Hélène Bourgault was born in Quebec City on 16 May, 1945. In 1975, she was one of the founding members of the Groupe d’intervention vidéo (GIV) in Montreal. There she made several video documentaries, including Chaperons Rouges, co-directed with Helen Doyle. Taking up the topic of violence against women from a “devictimisation” perspective, Chaperons rouges used an innovative video language by mixing interviews with fiction, theatre, song and music. Chaperons rouges won an award at the Second Video Open in Toronto in 1979 and at the Festival international de films de femmes in Sceaux in 1981. In the early 1990s, as she continued explorations she had been engaged in for yours, Hélène scripted and directed End of a Millennium at the National Film Board, a multi-faceted documentary in which hope is framed by a solid realism, the fruit of research into intellectual currents marking the passage from the twentieth to the twenty-first centuries. As a researcher, Hélène has contributed to numerous films and television productions in Quebec and in France. She has worked with figures such as Jean Chabot, Arthur Lamothe, Luce Guilbault and, more recently, with Manuel Foglia on a documentary project about Pierre Bourgault. She has also worked with Gilles Carle and Jacques Lacoursière on the series Épopée en Amérique on TéléQuébec, and with Mark Starowicz on the series Le Canada une histoire populaire for Radio-Canada/CBC. In the past few years she has also worked as a translator for the CBC, TVA and the National Film Board. She has also been in charge of researching and writing several documents on various aspects of the film industry, including a report on the distribution of short films in commercial movie theatres in Quebec (1990) and a directory of female film technicians in Quebec (1990). She has made animated films and taught audiovisual production, and, in 1989-90, contributed regularly to the journal Lumière.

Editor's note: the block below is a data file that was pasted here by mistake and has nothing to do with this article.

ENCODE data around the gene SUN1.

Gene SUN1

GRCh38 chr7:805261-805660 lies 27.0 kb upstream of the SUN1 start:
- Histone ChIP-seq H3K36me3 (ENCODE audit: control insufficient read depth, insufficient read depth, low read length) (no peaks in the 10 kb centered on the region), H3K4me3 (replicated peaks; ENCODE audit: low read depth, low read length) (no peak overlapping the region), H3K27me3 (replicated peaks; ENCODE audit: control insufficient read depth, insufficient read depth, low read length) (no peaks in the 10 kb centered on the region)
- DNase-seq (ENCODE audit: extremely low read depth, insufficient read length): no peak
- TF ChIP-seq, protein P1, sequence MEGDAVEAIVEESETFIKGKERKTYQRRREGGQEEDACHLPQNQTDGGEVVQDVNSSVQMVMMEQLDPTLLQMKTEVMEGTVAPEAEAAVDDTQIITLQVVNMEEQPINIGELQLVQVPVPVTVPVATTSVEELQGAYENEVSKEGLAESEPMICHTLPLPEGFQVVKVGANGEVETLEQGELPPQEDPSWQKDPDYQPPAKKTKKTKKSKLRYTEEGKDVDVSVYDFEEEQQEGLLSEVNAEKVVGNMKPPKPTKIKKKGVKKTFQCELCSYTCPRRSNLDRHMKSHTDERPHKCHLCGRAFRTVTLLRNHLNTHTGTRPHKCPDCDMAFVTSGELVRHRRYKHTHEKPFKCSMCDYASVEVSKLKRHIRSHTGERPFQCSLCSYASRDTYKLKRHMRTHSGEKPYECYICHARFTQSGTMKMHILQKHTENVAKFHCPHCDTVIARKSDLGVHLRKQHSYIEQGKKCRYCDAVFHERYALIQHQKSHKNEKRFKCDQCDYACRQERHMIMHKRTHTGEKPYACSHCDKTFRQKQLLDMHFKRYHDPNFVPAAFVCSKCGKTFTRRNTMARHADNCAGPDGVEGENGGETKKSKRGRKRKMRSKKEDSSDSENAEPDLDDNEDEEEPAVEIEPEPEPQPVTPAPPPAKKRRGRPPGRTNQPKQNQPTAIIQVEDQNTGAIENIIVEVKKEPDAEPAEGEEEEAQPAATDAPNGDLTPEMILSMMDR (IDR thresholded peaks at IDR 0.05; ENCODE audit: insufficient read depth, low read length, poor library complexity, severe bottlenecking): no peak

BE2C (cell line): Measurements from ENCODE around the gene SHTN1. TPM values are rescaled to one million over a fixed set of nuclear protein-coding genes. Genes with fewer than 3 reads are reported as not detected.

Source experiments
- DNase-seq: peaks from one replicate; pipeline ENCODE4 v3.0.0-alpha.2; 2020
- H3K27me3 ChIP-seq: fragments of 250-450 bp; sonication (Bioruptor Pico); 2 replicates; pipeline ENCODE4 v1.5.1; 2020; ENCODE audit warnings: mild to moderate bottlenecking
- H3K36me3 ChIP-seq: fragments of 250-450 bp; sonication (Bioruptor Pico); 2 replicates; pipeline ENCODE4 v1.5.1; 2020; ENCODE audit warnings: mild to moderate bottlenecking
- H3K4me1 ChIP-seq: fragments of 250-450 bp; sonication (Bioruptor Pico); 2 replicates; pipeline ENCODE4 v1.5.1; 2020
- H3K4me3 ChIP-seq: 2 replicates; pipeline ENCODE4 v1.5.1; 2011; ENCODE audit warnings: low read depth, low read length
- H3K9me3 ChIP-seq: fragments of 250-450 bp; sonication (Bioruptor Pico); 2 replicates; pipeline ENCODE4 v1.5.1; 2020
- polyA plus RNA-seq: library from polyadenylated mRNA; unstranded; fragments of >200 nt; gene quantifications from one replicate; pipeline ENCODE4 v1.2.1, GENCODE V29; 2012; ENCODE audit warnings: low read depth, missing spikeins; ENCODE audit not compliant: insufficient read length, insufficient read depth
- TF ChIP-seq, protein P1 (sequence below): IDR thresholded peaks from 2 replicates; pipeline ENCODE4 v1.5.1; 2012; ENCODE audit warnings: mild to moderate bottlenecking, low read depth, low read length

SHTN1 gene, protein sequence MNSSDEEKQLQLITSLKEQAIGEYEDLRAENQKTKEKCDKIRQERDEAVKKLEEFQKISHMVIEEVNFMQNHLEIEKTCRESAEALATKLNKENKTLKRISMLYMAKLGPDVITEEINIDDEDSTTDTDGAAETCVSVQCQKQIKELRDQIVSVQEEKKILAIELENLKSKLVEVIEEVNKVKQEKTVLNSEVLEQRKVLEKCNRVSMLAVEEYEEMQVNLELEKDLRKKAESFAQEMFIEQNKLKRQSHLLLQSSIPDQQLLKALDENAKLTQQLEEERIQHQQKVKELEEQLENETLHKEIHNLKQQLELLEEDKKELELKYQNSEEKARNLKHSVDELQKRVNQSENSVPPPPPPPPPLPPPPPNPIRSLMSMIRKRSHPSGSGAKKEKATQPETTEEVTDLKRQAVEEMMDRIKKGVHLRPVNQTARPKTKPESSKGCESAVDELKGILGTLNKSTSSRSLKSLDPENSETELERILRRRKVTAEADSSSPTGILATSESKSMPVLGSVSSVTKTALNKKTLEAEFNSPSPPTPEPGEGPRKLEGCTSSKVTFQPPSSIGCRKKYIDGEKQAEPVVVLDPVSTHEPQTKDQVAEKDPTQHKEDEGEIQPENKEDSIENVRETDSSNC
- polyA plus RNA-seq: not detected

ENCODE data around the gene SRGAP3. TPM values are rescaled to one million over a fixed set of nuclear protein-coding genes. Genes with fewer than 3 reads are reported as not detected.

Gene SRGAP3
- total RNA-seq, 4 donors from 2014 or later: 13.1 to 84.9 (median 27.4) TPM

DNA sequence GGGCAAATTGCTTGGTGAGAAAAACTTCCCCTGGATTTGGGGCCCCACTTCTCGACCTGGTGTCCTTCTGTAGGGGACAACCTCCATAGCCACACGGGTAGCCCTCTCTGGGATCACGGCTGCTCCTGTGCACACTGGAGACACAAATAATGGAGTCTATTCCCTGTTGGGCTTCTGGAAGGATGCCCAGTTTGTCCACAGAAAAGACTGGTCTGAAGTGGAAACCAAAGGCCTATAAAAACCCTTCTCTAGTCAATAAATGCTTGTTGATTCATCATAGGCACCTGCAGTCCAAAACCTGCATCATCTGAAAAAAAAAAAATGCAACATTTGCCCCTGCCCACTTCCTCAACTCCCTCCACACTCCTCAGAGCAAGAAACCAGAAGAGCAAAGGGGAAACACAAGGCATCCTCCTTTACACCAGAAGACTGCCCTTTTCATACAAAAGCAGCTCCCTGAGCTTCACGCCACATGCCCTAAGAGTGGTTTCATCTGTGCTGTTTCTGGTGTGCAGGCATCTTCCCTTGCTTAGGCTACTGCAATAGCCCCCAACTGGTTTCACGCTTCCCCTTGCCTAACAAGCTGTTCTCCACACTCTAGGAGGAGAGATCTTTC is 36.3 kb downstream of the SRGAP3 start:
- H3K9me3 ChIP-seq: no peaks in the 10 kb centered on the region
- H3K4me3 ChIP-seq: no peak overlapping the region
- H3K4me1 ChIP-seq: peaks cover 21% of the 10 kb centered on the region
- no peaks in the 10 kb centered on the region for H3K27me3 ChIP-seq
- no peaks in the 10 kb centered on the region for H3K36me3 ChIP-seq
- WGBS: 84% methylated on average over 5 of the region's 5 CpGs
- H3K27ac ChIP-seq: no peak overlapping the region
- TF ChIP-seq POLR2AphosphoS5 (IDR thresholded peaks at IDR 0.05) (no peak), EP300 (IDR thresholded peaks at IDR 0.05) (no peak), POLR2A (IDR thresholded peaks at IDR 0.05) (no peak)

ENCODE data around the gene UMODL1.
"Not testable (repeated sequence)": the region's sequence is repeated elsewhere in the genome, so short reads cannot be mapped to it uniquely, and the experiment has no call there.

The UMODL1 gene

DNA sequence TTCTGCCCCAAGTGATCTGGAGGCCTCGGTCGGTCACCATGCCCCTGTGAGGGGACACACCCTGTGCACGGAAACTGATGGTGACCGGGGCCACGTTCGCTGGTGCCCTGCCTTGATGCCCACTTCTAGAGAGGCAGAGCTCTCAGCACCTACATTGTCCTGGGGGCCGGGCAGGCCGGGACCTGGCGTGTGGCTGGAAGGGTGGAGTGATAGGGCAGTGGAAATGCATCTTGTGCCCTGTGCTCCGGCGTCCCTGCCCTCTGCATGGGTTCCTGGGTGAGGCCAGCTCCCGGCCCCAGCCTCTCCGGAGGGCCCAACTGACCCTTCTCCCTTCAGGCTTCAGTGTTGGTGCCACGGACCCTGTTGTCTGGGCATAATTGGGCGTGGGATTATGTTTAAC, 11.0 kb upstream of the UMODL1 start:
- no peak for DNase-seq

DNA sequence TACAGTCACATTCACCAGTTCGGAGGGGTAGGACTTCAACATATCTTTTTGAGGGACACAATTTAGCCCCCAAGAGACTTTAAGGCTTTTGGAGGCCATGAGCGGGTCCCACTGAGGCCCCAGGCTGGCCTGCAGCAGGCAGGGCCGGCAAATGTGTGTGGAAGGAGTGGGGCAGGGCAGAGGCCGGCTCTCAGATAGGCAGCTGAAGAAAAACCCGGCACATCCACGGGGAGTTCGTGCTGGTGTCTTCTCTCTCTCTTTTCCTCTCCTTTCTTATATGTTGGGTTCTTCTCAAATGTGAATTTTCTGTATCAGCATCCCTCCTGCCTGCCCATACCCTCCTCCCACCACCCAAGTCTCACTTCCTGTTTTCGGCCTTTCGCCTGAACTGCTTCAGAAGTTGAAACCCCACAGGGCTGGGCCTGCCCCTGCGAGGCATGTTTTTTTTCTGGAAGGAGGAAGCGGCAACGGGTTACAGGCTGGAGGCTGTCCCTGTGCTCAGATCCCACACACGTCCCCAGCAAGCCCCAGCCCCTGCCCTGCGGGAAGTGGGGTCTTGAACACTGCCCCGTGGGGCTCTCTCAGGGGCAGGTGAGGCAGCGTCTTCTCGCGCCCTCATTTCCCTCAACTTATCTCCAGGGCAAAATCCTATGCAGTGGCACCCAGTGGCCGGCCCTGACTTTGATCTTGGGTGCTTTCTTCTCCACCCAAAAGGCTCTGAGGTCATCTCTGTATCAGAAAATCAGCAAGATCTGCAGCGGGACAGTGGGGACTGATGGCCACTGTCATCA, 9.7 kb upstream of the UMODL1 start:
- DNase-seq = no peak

- Renée Roy